HDDs don't need 128MB caches as of yet (unless you are always handling and doing large modifications to crazy large files - that you need more than 128MB or very fast storage devices)

and from how I see things, volatile memory will be faster than flash memory

as for the direct connection between the cpu and sdd, they are using that for the consumer portable electronics, such as the cellular phone market

oh, and if the pc architecture can have its days counted, then the person who can do it and take advantage of it can be RICH - the markets will always be as dyanamic throughout time
February 6, 2008 8:36:31 PM

Flash based SSDs have a limited number of write cycles.
Using them as RAM, you'd have a dead disk probably in a month.
February 6, 2008 8:36:54 PM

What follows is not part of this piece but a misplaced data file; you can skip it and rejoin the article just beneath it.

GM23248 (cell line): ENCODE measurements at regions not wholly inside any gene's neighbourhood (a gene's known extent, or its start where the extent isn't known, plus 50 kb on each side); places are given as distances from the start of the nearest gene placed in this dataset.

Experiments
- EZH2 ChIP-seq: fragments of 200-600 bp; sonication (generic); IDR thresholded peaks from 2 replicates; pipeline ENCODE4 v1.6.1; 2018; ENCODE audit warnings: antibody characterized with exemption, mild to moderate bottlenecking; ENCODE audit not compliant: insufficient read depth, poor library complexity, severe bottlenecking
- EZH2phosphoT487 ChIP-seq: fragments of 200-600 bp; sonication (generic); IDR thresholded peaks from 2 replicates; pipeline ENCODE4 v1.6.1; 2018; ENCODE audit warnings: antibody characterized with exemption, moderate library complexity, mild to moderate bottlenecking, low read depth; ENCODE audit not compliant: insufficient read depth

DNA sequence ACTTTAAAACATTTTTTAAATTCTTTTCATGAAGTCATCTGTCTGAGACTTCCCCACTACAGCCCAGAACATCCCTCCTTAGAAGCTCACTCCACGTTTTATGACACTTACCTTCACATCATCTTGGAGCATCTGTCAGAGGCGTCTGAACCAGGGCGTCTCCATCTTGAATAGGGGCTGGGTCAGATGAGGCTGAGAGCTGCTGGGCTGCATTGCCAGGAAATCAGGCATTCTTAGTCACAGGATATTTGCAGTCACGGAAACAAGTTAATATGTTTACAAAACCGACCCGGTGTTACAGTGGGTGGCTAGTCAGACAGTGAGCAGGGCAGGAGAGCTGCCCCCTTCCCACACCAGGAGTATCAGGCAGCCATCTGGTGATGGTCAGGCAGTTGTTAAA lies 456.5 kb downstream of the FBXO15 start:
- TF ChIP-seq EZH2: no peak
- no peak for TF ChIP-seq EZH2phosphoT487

rickzor said:
I didn't make myself clear, for that i apologise. I was pointing the hypothesis of some sort of breakthrough in data storage techonology, not necessarely SSDs, but something that would surpass rams velocity at a certain time in history, making it somewhat useless in a pc, since it would become a bottleneck actually. Of course it sounds nonsense by todays standards, but it would be great to have the cpu comunicating directly with the storage device, but the possibilities are great and may differ by a lot of todays acrhitecture or even the one i proposed.
Data storage via photon technology seems quite incredible btw.


I think it is safe to say ‘one day’ Ram will be obsolete…
In 1885 they rode horses for transportation, now we land remote vehicles on Mars…

When is a far better question..

February 6, 2008 8:48:48 PM

um, don't SDDs consist of flash memory?

then technically, don't all(?) modern mobos have mini SDD / flash memory on them?

ASUS came out with some mobo that has Linux in their onboard flash memory